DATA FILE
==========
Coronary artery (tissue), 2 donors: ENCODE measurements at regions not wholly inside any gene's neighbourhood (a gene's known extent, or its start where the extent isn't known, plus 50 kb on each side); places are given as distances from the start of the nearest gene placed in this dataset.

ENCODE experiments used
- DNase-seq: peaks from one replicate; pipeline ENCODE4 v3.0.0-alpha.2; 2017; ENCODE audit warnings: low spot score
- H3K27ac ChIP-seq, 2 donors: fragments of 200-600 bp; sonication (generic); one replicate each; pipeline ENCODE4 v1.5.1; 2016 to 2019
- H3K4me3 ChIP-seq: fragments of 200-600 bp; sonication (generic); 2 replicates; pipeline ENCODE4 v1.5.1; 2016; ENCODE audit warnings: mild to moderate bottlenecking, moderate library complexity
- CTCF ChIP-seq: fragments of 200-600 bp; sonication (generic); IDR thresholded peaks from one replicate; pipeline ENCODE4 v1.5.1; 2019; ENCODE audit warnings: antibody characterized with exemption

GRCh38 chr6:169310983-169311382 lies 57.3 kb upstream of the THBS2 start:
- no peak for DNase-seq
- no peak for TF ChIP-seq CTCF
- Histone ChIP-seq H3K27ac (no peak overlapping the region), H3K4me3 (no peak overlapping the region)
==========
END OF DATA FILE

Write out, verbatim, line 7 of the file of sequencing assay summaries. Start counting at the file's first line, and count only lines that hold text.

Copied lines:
GRCh38 chr6:169310983-169311382 lies 57.3 kb upstream of the THBS2 start: